• I made a new “long run” playlist for my iPod.
  • I slowed down… WAY down.  Someone commented that I should just jog or shuffle when I get tired.  My run = jog and my jog = shuffle.  I was slow, but I knew I could get the miles in.
  • I ran in the morning, which I usually prefer, but haven’t been able to do lately.

It was one of the best runs I’ve ever had.   The weather was perfect (for me)– a little cool at the beginning, overcast and breezy, but not windy.  The first hour literally flew by– I was running through unfamiliar territory and just soaking in my surroundings. I was smiling as other runners passed by, completely taking in the experience.  

At about mile 7, I was certain that I could run 10.  I was even composing the “double-digit” status update in my head.  At about Mile 8, I was back in my neighborhood and I knew how much further I’d have to run.  This kinda set me back, but I wasn’t stopping until I was I was 100% certain I’d run 9 miles. 

I ran for almost 2 hours and then stopped about a mile from home to cool down.   When I stopped to check my RunKeeper app for my phone I was muy disappointed–  it didn’t work :( I have no data from the run and I ran through some “unchartable” areas, so I don’t  have completely accurate data on my run.   My best guess is 9.1 miles (which I think is conservative) in 1:51.   I missed my goal of running for 2 hours, but I made my mileage for the week and I feel great about it.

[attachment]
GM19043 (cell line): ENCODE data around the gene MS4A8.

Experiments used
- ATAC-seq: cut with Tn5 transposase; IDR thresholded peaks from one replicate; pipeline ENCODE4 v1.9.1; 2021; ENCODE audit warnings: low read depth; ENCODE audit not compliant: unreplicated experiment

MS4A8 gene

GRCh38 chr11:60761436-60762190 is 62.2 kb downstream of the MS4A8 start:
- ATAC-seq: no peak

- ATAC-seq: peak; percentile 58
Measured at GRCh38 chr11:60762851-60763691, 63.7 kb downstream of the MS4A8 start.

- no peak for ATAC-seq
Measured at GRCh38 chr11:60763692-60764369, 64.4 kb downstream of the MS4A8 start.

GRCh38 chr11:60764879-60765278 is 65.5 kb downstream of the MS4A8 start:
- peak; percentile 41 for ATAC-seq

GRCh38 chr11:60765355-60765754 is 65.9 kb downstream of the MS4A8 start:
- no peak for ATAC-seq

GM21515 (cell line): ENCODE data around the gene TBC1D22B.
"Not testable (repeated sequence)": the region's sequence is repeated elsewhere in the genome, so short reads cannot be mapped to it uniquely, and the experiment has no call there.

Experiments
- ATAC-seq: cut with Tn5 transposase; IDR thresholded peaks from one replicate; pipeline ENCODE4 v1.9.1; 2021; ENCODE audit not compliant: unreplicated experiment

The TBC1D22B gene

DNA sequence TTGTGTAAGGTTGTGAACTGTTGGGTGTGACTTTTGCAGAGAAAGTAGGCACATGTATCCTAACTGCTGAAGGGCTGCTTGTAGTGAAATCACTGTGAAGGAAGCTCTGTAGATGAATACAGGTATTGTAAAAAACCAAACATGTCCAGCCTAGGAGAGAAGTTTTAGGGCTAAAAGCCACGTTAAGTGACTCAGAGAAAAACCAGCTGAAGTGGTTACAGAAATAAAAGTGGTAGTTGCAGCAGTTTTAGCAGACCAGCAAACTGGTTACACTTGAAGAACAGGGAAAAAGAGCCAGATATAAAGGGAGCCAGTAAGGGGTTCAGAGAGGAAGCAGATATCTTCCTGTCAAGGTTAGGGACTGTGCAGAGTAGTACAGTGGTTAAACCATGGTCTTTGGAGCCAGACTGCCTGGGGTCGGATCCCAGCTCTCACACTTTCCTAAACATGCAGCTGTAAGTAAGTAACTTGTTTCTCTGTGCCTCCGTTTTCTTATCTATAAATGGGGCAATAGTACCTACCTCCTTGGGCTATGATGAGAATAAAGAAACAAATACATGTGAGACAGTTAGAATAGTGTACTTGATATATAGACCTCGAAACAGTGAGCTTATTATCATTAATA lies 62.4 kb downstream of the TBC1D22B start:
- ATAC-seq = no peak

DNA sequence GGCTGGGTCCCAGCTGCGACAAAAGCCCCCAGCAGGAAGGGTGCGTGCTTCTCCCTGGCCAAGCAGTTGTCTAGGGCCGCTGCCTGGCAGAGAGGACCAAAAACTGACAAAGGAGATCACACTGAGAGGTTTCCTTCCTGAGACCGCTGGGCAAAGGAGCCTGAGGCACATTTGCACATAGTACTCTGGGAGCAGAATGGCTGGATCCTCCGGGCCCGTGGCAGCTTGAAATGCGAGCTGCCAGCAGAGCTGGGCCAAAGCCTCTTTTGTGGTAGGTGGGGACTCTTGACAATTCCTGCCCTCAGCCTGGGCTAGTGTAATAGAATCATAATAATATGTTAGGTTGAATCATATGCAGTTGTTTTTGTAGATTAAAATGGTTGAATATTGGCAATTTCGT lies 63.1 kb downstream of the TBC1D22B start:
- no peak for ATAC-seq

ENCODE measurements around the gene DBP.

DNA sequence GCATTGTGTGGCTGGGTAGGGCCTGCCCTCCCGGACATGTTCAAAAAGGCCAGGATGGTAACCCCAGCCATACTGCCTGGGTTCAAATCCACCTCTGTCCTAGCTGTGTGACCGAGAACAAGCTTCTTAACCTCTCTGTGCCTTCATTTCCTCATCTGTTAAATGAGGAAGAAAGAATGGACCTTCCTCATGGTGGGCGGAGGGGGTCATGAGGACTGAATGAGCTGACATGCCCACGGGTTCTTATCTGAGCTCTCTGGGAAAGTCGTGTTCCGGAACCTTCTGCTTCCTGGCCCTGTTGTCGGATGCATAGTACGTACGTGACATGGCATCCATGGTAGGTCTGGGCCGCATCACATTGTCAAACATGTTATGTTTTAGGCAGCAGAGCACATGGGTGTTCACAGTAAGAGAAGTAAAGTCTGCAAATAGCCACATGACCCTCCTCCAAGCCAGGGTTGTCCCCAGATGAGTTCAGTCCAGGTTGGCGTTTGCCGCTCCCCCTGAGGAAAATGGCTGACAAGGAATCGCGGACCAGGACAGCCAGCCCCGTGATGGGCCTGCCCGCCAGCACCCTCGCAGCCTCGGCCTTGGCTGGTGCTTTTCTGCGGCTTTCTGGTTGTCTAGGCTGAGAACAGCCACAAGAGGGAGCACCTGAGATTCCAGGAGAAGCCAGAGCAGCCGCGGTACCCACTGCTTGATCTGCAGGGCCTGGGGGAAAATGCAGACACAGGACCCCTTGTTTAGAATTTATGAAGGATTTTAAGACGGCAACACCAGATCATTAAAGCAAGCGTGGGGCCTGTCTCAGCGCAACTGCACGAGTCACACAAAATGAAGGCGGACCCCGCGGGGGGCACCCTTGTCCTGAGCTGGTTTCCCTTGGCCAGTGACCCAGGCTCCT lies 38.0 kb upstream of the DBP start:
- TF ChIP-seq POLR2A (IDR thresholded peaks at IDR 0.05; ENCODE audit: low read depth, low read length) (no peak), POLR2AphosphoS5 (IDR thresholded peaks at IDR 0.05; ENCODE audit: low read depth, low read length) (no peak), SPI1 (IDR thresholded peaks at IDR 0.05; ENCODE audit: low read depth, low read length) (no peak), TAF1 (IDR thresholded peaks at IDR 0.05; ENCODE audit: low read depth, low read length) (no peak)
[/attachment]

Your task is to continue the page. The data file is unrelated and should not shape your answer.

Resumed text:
I also passed a rabbit statue in the park and a dead bunny on the side of the road, which I thought was uber-appropriate for an Easter  run!

I’ve lost much of my muchness

I’ve been struggling with my runs lately.  Blame it on the time change, weather change, travelling, roller derby, illness, whatever.  But the simple fact is, I’m not IN IT like I need to be.  To steal a phrase from Alice in Wonderland, I’ve lost much of my muchness.

I haven’t hit a weekday run in over two weeks.   I cut short both of my runs while I was in Louisville for work (one on a treadmill and one–gasp– with a coworker).   I did manage one stellar 8 mi run BEFORE work last week, but that was the last time I actually felt GOOD about a run.